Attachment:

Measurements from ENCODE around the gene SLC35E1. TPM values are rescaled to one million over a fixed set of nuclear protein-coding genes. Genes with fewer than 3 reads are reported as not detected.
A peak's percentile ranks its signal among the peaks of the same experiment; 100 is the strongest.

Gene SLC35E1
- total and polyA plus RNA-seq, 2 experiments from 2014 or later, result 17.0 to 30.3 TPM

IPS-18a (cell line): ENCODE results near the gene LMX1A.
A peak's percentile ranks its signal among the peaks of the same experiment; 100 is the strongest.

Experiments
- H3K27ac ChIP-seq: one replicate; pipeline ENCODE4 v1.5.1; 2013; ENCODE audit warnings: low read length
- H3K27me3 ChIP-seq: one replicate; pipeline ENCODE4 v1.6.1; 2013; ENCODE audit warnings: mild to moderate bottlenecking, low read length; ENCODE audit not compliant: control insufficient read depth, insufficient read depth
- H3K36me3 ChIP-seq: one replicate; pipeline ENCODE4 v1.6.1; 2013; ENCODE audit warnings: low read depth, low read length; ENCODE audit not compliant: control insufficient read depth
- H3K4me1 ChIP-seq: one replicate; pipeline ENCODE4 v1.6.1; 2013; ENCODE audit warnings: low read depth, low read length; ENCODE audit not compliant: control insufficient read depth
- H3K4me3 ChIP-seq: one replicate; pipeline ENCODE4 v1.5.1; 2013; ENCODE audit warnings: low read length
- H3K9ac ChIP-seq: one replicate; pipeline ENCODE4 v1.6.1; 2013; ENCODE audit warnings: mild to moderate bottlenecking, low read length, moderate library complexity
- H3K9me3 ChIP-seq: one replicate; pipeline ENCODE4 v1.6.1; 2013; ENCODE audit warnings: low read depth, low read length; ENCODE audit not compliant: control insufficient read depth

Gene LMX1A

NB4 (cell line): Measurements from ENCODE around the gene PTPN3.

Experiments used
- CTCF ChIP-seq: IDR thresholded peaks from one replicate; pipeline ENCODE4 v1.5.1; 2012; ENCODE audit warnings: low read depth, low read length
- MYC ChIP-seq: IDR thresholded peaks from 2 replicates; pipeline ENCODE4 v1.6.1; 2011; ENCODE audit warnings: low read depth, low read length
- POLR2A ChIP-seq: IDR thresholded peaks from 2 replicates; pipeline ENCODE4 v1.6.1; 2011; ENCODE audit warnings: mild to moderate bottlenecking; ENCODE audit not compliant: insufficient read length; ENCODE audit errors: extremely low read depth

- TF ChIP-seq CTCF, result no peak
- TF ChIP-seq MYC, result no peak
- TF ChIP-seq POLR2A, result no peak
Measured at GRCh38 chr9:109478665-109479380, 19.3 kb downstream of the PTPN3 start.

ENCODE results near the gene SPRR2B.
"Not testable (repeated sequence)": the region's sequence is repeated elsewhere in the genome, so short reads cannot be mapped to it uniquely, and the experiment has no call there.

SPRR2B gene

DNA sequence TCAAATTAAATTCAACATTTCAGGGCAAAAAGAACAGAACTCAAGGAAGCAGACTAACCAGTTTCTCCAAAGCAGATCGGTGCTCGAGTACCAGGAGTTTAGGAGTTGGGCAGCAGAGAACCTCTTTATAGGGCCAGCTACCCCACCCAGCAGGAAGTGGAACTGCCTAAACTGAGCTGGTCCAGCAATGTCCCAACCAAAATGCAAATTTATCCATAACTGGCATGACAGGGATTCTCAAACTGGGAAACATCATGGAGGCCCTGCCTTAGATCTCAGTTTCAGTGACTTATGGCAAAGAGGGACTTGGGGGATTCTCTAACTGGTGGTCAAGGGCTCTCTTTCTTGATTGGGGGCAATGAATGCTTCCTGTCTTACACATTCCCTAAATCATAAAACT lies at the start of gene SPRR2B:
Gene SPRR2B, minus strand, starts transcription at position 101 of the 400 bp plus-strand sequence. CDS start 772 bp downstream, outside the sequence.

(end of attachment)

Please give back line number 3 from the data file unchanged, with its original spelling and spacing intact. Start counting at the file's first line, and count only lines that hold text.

Gene SLC35E1